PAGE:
The Queen has contracted COVID-19 but is continuing modest duties at Windsor Castle just days after Charles and Camilla both contracted the virus. Buckingham Palace has revealed that the Queen has tested positive for Covid, only days after Charles and Camilla also contracted the infection. The monarch, who is 95 years old, is said to be suffering from mild cold-like symptoms but is scheduled to resume limited responsibilities at Windsor this week.
She will continue to get medical care and will adhere to all safety precautions. It comes just two weeks after the Queen celebrated her historic Platinum Jubilee on February 6, marking her 70 years in the reign. According to reports, the Windsor Castle team has diagnosed several cases. In a statement released today, Buckingham Palace said:
Buckingham Palace confirms that The Queen has today tested positive for Covid.
Her Majesty is experiencing mild cold-like symptoms but expects to continue light duties at Windsor over the coming week.
She will continue to receive medical attention and will follow all the appropriate guidelines.
The Queen is said to have received three vaccinations, although she has been on a doctor's order to rest since mid-October when she cancelled a series of engagements and spent a night in hospital for preliminary tests. She is thought to have spent time with Prince Charles on February 8, before he tested positive a few days later when he hosted an investiture at her Windsor Castle house. Clarence House revealed on Monday that the Duchess of Cornwall had tested positive for Covid, adding that she is self-isolating.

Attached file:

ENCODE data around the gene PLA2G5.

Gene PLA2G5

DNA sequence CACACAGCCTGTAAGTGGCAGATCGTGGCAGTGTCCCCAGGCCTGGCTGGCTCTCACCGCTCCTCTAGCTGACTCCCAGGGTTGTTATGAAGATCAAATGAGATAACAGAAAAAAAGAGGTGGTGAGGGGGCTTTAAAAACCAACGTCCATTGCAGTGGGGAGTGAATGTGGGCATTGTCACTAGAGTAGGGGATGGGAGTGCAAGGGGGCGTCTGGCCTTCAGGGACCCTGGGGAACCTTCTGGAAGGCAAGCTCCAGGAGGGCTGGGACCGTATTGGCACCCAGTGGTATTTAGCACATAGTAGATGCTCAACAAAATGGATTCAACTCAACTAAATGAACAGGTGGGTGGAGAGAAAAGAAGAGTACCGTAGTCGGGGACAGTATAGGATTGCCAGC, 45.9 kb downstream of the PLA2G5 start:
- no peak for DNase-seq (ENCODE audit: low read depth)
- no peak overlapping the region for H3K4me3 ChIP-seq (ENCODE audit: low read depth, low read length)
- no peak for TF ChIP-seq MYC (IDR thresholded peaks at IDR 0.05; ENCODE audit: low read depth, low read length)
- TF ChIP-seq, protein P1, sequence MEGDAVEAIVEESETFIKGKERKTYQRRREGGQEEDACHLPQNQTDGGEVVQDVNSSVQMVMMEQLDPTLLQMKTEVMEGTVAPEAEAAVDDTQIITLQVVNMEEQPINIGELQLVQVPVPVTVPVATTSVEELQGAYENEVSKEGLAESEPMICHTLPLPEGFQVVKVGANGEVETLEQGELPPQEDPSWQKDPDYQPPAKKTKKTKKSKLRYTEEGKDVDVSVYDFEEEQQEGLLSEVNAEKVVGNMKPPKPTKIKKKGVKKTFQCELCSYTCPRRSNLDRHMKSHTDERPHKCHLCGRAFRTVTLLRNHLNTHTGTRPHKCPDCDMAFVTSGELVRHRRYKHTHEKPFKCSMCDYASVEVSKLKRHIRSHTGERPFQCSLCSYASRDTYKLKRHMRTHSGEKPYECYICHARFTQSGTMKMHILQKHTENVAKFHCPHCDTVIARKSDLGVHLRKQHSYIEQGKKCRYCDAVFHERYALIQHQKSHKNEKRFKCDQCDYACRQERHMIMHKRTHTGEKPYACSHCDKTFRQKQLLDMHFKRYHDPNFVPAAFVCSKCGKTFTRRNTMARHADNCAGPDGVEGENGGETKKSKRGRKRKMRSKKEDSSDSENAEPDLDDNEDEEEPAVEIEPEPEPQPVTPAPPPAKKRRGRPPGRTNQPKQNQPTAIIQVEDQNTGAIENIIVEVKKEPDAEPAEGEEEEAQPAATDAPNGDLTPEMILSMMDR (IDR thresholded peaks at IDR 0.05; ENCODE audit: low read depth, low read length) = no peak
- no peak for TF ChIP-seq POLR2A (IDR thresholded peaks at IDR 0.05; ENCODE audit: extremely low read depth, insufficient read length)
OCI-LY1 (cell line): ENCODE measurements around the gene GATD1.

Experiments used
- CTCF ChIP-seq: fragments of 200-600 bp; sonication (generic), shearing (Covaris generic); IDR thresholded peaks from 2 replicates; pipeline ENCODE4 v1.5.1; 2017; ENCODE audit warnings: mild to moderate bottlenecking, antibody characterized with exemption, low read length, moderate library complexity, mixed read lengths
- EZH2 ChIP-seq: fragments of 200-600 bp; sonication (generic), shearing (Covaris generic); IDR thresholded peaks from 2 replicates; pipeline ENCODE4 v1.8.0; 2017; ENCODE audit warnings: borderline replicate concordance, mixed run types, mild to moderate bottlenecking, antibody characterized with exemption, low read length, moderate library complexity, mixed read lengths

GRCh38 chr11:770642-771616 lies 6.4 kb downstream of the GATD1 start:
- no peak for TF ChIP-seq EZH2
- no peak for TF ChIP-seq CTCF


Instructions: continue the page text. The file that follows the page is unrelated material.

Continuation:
Buckingham Palace has steadfastly refused to say if the Queen has herself contracted the virus, however it is unclear when she first tested positive. The Queen's medics will be on hand to care for and monitor the head of state. Professor Sir Huw Thomas, the head of the Medical Household and Physician to the Queen, is expected to be in charge.
On the eve of her Jubilee, the monarch made her first big public appearance in more than three months on February 5, when she greeted charity workers at Sandringham House and cut a celebratory cake while resting on a walking stick. In case she gets really sick of not being able to carry on her royal duties, a regent will take her place, which would be Prince Charles in this case.